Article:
- Associated Press - Tuesday, June 10, 2014

TAMPA, Fla. — A Florida man was convicted Tuesday of trying to buy weapons for what authorities say was a planned terror attack on a Tampa casino and bar.

It took five hours for a federal jury to find Sami Osmakac guilty of possessing an unregistered automatic weapon and attempting to use a weapon of mass destruction. He faces life in prison at an Oct. 7 sentencing.

The 27-year-old was arrested in 2012 after authorities said he tried to buy weapons, including a car bomb and an AK-47, from an undercover agent he thought was an arms dealer.

During closing arguments, federal prosecutor Sara Sweeney said Osmakac wanted to remotely detonate a car bomb near a Tampa Irish pub, then take hostages and start a shootout at the Hard Rock Casino in order to get Muslim prisoners released. He then was going to blow himself up when police closed in on him, Sweeney said.

“The most powerful thing you can see are the defendant’s own words,” she said, referring to a video he recorded before he was arrested. “His intent was to commit a violent act in America.”

During the three-week trial, jurors heard from psychiatrists who said Osmakac is mentally ill. Prosecutors also played videos recorded by a confidential informant.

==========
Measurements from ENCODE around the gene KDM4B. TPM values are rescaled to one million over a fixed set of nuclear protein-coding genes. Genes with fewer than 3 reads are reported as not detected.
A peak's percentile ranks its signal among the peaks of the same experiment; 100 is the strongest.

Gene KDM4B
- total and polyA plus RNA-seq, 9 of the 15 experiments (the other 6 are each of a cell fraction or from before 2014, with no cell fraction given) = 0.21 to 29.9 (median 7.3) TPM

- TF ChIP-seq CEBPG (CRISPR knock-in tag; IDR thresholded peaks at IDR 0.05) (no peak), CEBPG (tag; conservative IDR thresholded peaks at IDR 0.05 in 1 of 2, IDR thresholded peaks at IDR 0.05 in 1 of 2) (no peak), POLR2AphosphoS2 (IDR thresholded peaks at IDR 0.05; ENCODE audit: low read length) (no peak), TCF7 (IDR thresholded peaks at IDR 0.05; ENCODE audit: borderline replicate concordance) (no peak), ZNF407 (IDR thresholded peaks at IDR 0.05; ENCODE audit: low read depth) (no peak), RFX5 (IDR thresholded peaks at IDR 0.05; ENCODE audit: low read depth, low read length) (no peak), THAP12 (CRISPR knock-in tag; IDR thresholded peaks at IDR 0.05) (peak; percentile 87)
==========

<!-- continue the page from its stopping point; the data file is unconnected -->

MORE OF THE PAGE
In one of the recordings with the informant, Osmakac referred to blowing up bridges over Tampa Bay.

“If you take those bridges out and they won’t have food, medicine, they be shocked nobody can go to work, two million people, three million people will be sitting ducks,” referring to bridges connecting Pinellas County to Hillsborough County.

Defense lawyers said he was manipulated by the FBI and a paid informant.

George Tragos, Osmakac’s attorney, said his client had no idea how to use the fire power an undercover FBI agent provided.

“The FBI said anything they want to Sami and he believed them,” Tragos said. “He had no idea what was going on. He had these guys leading him around by the nose.”

A psychologist retained by Osmakac’s attorneys testified last week that Osmakac began to suffer symptoms of post-traumatic stress disorder after a turbulent airplane ride in 2009. Mental health experts also said Osmakac suffered from depression.

Prosecutors said in March of 2011, six months before the undercover investigation began, Osmakac quit his job in a pharmacy and traveled overseas with the idea of waging jihad against the “oppressors,” his name for American and NATO troops in Afghanistan and Iraq. But he was unable to enter either country, partly because he didn’t have the proper visa.

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